“I love the Tom Tag idea. As Principal in a new school I am preparing a Starting School Pack for newly enrolled students for the 2019 Australian school year. I would love to provide each child with one of the Tom Tags with a standard set of stickers for packing their school bag. The sticker set would be something like … school hat, lunch box, drink bottle, jumper, book satchel, piece of fruit.”
Over the course of the next few weeks we discussed various options with the school, including using photographs, Widgit or our own School Kit symbols. The Principal was very keen for the symbols to be easily recognised by her students so we eventually hit upon the idea of using pictures provided by their uniform supplier for the hat, jumper and backpack symbols they needed.
We then used some of the hand-drawn symbols from our My School Kit sticker pack to provide the other items Mullum were looking for, which worked really well alongside the uniform pictures.
100 bespoke red tags (to match the red theme of Mullum Primary’s school uniform) each ready prepared with a set of 6 symbols headed off to Australia for the start of their new school year in 2019. There’ll be no excuse for any child at Mullum to arrive unprepared for their school day!
If someone cannot tell you how they feel they will try to show you how they feel.
Language is one way to convey emotion, but of course it is not the only way: sign language and symbol communication systems such as TomTag feelings tags are equally as effective. People will express their feelings through their behaviour when they either 1) do not have a communication strategy to hand, or 2) when they themselves cannot identify the feelings they are experiencing.
You will have heard the phrase challenging behaviour. And you will have come across the common misconception that it should be stamped out. The behaviour is communication, we do not want to stamp that out.
Consider what the challenge actually is:
- The person exhibiting the behaviour is being challenged by a problem in their own life.
- The challenge they are setting you is to work out what that problem is and to help them solve it.
- Their behaviour is simply the communication tool they are using to alert you to the problem.
When faced with behaviours that challenge you, if all you do is try to prevent the behaviour you will not escape the challenge. Suppose the behaviour I am using to express my difficulty with the world as I find it is to hit my head against a wall, and you put a helmet on me to stop this from hurting me. Although my head is safe you have silenced my communication, so I will need to find a new way to express the difficulty, perhaps I will bite myself, or hurt you. I am not doing these things maliciously, I am just seeking to be understood.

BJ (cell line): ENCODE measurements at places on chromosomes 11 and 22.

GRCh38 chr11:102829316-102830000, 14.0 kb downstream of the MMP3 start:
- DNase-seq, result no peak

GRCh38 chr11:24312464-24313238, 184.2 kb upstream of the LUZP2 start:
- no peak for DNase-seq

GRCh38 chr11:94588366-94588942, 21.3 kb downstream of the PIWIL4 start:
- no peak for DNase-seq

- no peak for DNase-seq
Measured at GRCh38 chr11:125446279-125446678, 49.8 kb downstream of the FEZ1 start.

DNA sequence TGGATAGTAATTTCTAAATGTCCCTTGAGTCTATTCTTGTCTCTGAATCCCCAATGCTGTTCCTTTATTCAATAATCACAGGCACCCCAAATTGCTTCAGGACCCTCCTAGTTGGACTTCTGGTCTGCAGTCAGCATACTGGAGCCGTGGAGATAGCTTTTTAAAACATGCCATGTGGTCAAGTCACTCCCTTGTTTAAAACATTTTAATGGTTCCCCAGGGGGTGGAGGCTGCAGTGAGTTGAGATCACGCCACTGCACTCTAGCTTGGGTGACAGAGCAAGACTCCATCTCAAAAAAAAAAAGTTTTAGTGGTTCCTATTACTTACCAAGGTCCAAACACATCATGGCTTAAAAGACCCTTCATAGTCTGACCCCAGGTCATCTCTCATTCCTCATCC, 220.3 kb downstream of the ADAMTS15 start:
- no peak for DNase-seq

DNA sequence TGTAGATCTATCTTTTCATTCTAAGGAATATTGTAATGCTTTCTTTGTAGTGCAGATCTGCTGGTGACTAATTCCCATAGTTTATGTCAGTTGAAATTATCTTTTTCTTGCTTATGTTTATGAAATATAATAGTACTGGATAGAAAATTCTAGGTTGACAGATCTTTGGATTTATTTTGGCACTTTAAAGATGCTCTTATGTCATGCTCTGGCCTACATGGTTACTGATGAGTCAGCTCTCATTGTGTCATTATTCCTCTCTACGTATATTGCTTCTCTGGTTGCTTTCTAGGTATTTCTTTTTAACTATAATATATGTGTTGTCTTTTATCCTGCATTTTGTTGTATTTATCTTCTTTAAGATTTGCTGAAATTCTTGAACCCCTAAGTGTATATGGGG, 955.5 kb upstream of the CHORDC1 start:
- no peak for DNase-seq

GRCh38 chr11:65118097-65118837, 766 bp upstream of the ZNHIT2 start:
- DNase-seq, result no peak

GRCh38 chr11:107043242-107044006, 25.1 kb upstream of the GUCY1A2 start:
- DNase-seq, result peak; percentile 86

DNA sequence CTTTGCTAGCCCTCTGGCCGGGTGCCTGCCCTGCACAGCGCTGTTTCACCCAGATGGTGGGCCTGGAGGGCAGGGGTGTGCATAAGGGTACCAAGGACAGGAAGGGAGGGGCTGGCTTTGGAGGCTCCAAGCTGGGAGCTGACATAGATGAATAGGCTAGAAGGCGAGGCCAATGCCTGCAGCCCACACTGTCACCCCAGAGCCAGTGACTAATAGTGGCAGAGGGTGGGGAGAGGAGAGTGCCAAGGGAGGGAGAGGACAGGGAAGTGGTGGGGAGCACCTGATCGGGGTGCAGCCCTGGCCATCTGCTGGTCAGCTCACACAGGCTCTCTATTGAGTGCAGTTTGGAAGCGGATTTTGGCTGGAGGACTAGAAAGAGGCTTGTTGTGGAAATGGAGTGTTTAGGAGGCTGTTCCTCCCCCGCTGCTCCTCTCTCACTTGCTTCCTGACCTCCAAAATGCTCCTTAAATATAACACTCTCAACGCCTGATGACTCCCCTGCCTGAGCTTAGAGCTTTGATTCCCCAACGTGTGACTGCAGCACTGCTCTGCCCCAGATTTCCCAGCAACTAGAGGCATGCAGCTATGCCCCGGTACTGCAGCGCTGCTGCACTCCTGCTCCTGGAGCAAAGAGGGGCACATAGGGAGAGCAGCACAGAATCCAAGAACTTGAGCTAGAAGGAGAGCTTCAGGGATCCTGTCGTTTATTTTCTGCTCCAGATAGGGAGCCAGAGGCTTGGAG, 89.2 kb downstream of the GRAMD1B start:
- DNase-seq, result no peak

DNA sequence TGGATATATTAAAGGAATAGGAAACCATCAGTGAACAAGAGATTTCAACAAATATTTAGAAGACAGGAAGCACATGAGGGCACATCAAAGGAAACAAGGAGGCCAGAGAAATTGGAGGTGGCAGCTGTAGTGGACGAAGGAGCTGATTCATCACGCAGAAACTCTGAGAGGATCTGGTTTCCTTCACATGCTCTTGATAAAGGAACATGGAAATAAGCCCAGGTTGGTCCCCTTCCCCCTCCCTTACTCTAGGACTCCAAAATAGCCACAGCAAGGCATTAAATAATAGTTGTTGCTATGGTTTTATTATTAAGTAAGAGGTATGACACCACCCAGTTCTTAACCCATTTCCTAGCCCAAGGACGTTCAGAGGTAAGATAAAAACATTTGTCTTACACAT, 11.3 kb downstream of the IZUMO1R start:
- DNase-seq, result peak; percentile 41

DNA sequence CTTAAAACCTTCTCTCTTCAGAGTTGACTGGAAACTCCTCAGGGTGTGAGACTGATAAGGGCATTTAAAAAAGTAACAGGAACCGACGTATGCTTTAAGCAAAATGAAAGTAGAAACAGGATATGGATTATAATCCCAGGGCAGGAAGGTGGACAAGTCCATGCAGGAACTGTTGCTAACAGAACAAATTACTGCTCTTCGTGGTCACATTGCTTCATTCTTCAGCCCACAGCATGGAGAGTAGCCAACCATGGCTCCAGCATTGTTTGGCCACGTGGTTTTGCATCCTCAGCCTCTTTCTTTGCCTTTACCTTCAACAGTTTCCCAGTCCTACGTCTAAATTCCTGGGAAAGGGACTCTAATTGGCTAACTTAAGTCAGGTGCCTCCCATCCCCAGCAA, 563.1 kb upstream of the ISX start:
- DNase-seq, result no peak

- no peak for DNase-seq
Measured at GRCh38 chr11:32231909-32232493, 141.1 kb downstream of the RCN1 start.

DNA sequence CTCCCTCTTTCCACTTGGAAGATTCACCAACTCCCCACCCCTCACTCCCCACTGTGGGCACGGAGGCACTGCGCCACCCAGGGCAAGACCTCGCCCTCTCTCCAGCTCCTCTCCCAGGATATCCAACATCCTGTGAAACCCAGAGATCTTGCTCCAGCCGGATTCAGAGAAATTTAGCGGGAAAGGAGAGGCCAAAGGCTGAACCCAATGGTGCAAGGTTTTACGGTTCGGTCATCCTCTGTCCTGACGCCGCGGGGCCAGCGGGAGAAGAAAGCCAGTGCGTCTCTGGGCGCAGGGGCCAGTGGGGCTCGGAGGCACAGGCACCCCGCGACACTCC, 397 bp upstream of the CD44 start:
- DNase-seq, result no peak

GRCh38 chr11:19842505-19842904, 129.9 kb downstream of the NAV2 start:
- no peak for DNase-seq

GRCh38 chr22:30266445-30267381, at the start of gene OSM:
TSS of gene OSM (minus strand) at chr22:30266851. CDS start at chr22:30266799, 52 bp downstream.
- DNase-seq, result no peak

Helping me to recognize and then express my emotions using communication strategies such as signs or symbols gives me a way to express my difficulties clearly to you without needing to resort to challenging behaviour. You need to ensure these communication methods are as effective as behaviour for me, I want to be sure that I get as much help when I point to the symbol for ‘sad’ as I used to get when I expressed ‘sad’ by hurting myself.
The word challenge is right. It is a challenge to work out what someone else is communicating to us, especially when we are trying to do that for someone who doesn’t communicate using traditional communication methods or for someone who experiences the world in a different way to us, due to sensory differences or neurodiversity.
On my course Exploring the Impact the Senses have on Behaviour, we do just that! When behaviours stem from sensory causes they require a different response from behaviours whose origins are elsewhere. Behaviour triggered by the senses can be low level niggly gripey grumpy type behaviour or it can be big explosive behaviours such as biting, kicking and lashing out.
When explosive sensory behaviours occur hormones flood the brain and a person loses access to their ordinary channels of communication; language, signs and symbols no longer work. On Exploring the Impact the Senses have on Behaviour we look at how we can communicate in a sensory way to support that person. We look at how practices such as externalizing emotional regulation and using symbol support (e.g. TomTag) to express emotion can help avoid crisis situations. We also do the sensory detective work to better understand the triggers for these behaviours and how we can avoid them.